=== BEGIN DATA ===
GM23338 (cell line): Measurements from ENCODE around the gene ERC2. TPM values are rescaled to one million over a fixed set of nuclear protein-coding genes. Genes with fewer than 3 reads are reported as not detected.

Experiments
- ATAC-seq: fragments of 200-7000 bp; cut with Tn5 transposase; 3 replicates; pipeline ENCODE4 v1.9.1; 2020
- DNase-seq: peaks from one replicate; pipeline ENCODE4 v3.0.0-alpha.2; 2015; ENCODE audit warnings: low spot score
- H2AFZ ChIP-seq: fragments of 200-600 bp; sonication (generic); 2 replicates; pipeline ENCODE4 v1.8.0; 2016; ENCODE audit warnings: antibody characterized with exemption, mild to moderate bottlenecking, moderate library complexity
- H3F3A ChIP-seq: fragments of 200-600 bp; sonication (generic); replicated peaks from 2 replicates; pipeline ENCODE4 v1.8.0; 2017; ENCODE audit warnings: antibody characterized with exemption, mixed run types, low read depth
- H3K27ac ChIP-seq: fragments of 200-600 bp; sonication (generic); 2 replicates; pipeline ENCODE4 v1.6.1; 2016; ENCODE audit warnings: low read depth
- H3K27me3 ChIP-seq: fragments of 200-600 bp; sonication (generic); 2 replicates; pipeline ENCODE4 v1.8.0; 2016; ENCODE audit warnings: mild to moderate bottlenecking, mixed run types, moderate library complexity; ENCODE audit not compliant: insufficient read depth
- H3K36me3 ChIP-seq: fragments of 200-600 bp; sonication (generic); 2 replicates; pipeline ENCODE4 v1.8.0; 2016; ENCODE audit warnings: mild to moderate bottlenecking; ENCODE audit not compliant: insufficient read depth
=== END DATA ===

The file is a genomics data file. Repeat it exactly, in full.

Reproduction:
GM23338 (cell line): Measurements from ENCODE around the gene ERC2. TPM values are rescaled to one million over a fixed set of nuclear protein-coding genes. Genes with fewer than 3 reads are reported as not detected.

Experiments
- ATAC-seq: fragments of 200-7000 bp; cut with Tn5 transposase; 3 replicates; pipeline ENCODE4 v1.9.1; 2020
- DNase-seq: peaks from one replicate; pipeline ENCODE4 v3.0.0-alpha.2; 2015; ENCODE audit warnings: low spot score
- H2AFZ ChIP-seq: fragments of 200-600 bp; sonication (generic); 2 replicates; pipeline ENCODE4 v1.8.0; 2016; ENCODE audit warnings: antibody characterized with exemption, mild to moderate bottlenecking, moderate library complexity
- H3F3A ChIP-seq: fragments of 200-600 bp; sonication (generic); replicated peaks from 2 replicates; pipeline ENCODE4 v1.8.0; 2017; ENCODE audit warnings: antibody characterized with exemption, mixed run types, low read depth
- H3K27ac ChIP-seq: fragments of 200-600 bp; sonication (generic); 2 replicates; pipeline ENCODE4 v1.6.1; 2016; ENCODE audit warnings: low read depth
- H3K27me3 ChIP-seq: fragments of 200-600 bp; sonication (generic); 2 replicates; pipeline ENCODE4 v1.8.0; 2016; ENCODE audit warnings: mild to moderate bottlenecking, mixed run types, moderate library complexity; ENCODE audit not compliant: insufficient read depth
- H3K36me3 ChIP-seq: fragments of 200-600 bp; sonication (generic); 2 replicates; pipeline ENCODE4 v1.8.0; 2016; ENCODE audit warnings: mild to moderate bottlenecking; ENCODE audit not compliant: insufficient read depth